Glasgow & West Scotland

Sharkey fire deaths: Trial witness denies 'deal'

Thomas Sharkey Snr, Bridget and Thomas Jnr
Image caption Thomas Sharkey Snr, Bridget and Thomas Jnr died following the fire

A witness at the Sharkey fire deaths trial has denied buying his way out of prosecution over a pub attack by agreeing to inform against the accused.

William McFall, 34, has claimed that Scott Snowden and Robert Jennings paid him to throw ammonia at Michael McGinley in a Helensburgh pub in 2011.

He said he came forward after a member of the Sharkey family asked him to.

Mr Snowden and Mr Jennings deny murdering Thomas Sharkey and his two children by setting fire to their home.

Thomas Sharkey Jnr, 21, and his sister, Bridget, eight, died in the blaze at their home in Scott Court, Helensburgh. Their father, Thomas Snr, 55, died in hospital days later.

'Guilty person'

Both accused also face a charge of attempting to murder Mr Sharkey's wife, Angela, 48, who survived the fire on 24 July 2011.

Former drug addict Mr McFall was giving evidence for a second day at the High Court in Glasgow.

In his cross-examination, Donald Findlay QC, representing Mr Snowden, asked Mr McFall: "You bought your way out of trouble by converting yourself from a guilty person to a guilty person who would be of use to the police," and the witness replied: "No, not at all."

Image caption Angela Sharkey was the only family member to survive the fire

The QC added: "If you were, as you say looking after Scott Snowden and Robert Jennings you wouldn't have mentioned them at all."

Mr McFall replied: "Of course I would. It was out of the goodness of my heart. A member of the Sharkey family asked me to come forward."

He told the court that his daughter was a cousin of the two Sharkey children who died in the fire.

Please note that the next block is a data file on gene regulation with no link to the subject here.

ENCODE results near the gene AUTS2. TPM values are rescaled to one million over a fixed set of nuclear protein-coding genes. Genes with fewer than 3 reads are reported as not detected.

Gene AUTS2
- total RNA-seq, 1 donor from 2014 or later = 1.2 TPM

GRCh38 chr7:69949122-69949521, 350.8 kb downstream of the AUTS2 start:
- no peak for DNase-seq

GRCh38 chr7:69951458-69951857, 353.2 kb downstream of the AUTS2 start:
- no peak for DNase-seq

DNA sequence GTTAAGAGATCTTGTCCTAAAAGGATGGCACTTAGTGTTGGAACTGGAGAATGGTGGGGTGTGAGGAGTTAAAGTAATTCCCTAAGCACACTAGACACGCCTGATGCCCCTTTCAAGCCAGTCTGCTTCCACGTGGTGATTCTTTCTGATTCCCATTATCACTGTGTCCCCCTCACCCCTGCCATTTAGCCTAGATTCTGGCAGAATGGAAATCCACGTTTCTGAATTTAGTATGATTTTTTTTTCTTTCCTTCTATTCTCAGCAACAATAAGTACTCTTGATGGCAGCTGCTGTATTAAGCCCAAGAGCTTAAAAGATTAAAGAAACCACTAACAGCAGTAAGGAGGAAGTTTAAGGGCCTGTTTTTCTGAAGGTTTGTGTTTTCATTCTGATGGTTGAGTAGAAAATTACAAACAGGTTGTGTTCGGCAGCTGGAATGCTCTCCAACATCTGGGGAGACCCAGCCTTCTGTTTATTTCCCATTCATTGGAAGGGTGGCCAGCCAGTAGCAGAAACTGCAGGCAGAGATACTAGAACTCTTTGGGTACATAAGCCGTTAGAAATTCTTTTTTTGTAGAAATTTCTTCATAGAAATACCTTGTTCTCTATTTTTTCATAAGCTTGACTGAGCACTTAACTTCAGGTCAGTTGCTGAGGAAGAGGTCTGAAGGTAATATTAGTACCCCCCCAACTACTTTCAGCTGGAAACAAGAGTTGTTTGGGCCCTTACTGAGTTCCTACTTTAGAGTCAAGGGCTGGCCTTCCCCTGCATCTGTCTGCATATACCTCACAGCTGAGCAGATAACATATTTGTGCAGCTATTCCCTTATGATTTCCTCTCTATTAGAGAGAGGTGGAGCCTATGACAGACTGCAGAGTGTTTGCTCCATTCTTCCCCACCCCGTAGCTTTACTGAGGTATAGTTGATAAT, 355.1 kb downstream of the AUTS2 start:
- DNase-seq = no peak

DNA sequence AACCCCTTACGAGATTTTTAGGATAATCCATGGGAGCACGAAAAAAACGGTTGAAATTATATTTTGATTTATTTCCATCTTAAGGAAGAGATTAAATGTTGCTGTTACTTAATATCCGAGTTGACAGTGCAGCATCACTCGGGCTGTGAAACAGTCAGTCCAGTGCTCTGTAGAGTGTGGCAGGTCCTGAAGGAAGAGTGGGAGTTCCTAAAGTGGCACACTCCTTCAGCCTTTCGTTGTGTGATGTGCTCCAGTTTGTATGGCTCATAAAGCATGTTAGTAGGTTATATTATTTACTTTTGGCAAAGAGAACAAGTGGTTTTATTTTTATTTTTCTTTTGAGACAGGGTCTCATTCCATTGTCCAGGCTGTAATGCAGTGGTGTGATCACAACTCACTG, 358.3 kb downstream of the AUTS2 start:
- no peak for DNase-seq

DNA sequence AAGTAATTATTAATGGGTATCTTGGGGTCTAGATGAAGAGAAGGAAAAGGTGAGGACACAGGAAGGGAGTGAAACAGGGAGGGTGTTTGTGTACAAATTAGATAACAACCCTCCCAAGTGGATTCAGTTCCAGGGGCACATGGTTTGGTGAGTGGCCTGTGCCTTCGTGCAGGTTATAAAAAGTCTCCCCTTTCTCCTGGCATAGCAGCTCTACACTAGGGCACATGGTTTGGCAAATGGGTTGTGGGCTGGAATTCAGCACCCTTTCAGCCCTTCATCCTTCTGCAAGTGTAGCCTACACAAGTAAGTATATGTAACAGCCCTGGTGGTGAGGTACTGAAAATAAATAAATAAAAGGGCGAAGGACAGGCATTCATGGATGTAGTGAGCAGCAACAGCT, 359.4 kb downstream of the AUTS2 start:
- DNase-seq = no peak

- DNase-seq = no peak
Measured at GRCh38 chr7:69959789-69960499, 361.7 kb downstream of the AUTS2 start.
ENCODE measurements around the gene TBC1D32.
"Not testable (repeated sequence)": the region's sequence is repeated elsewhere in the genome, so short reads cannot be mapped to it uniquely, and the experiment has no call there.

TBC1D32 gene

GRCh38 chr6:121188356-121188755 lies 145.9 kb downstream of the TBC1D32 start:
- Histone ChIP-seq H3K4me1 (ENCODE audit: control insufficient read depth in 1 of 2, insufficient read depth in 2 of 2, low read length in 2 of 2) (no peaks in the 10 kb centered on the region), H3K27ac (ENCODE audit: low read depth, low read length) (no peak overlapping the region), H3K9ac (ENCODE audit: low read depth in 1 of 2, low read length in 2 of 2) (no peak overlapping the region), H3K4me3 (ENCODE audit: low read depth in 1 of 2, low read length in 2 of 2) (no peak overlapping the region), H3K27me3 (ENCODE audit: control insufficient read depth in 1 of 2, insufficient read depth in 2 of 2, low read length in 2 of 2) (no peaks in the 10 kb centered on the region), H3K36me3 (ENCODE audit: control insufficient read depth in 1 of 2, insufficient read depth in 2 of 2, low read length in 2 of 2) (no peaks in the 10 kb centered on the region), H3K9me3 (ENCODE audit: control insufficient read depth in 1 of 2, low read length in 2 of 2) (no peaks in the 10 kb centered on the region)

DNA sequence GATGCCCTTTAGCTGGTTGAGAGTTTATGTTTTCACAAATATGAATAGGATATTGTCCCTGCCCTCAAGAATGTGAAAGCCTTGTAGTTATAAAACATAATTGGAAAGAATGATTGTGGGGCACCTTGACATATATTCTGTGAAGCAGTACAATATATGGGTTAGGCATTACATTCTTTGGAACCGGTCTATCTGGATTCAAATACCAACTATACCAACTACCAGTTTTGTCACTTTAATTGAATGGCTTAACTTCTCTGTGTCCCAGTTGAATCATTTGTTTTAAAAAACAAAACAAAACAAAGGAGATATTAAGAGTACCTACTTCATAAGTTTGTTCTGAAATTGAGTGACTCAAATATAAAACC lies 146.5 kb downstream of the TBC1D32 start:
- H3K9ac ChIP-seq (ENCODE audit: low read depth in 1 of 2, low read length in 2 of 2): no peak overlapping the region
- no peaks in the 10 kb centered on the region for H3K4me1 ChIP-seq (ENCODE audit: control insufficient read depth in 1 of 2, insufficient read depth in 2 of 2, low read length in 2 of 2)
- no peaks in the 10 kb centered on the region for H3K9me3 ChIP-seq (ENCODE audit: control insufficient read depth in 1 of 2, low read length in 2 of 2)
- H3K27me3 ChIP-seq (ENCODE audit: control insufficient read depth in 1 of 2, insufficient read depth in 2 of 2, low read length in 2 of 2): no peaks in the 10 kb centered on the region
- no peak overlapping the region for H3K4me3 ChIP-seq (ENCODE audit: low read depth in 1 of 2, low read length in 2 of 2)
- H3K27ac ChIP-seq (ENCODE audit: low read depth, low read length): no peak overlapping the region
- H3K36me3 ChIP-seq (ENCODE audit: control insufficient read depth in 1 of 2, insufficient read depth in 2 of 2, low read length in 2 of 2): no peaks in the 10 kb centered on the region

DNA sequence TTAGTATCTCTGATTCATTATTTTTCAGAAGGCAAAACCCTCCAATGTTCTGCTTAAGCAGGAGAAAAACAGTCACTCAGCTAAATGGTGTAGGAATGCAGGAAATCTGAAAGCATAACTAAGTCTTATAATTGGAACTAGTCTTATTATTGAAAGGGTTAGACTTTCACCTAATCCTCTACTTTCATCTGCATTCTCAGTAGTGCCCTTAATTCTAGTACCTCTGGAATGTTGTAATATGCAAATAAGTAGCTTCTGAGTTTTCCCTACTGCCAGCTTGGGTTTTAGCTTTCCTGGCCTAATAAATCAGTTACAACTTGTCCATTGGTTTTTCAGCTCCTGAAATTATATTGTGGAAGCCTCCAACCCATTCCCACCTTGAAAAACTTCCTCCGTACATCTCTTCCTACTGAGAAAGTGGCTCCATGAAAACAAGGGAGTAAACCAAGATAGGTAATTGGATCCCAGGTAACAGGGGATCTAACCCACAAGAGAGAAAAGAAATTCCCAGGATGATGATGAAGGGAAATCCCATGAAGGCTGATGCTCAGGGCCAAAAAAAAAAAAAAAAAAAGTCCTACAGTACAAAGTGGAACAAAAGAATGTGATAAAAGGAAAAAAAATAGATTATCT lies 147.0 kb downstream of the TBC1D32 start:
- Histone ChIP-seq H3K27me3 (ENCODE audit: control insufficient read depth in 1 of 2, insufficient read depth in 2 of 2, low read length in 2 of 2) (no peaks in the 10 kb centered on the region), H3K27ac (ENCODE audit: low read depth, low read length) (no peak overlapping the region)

Mr McFall denied making up lies about Mr Snowden and Mr Jennings in a bid to buy his way out of a custodial sentence for the ammonia attack.

Mr Findlay said: "You knew the police were interested in a number of names including Scott Snowden and Robert Jennings," and Mr McFall replied: "No, not at all."

He added: "The police never had any information about the ammonia attack. I went to the police and told them about it."

Mr McFall insisted that he was never charged with the attack, but said he expected to be taken to court after this trial.

Deal denied

Mr Jennings QC, Ian Duguid, later asked: "What are you thinking of doing in relation to the ammonia attack," and Mr McFall said: "I'm pleading guilty and I will get jail time four or five years. If it's any more I'll accept it."

Mr McFall was asked by Mr Duguid: "After being interviewed by police in November 2011 did you speak to Jennings and tell him you had been offered a deal to stick him and Mr Snowden in to the police, is that correct," and he replied: "No."

Mr Duguid then said: "I suggest it is correct," and Mr McFall said: "Well I'm telling you it's not true."

Mr McFall was then asked why he had made a statement to the police in July 2012 about the ammonia attack and he replied: "The two children that got murdered are my child's cousins.

"The more I found out about Robert Jennings and Scott Snowden and their involvement in the alleged murders of the two kids, that's why I went forward."

Mr McFall told the court that at the time of the ammonia attack he owed money to Mr Jennings.

Mr Duguid asked him: "Why would Rab Jennings pay you money when you owed him," and Mr McFall replied: "Because the money was coming from Scott Snowden."

'Relevant information'

Prosecutor Alex Prentice QC then asked Mr McFall: "Was there information which you wanted to give to the police following the fatal fire in Helensburgh," and he replied: "I don't know anything about the fire."

Mr Prentice went on: "However, you had information which you thought may be relevant to the inquiry," and Mr McFall said: "Yes."

Mr McFall was then asked if he had told the truth about what happened in the Argyll Bar, Helensburgh, on 5 January 2011 and replied: "Yes."

Mr Prentice then asked: "Have you told the truth about who asked you to do it," and Mr McFall said: "Yes."

He also said he had told the truth about an alleged conversation with Mr Snowden after the ammonia attack in which he claimed Mr Snowden asked him if he had got the money.

Mr Snowden and Mr Jennings deny all the charges against them.

The trial before Lord Matthews continues.

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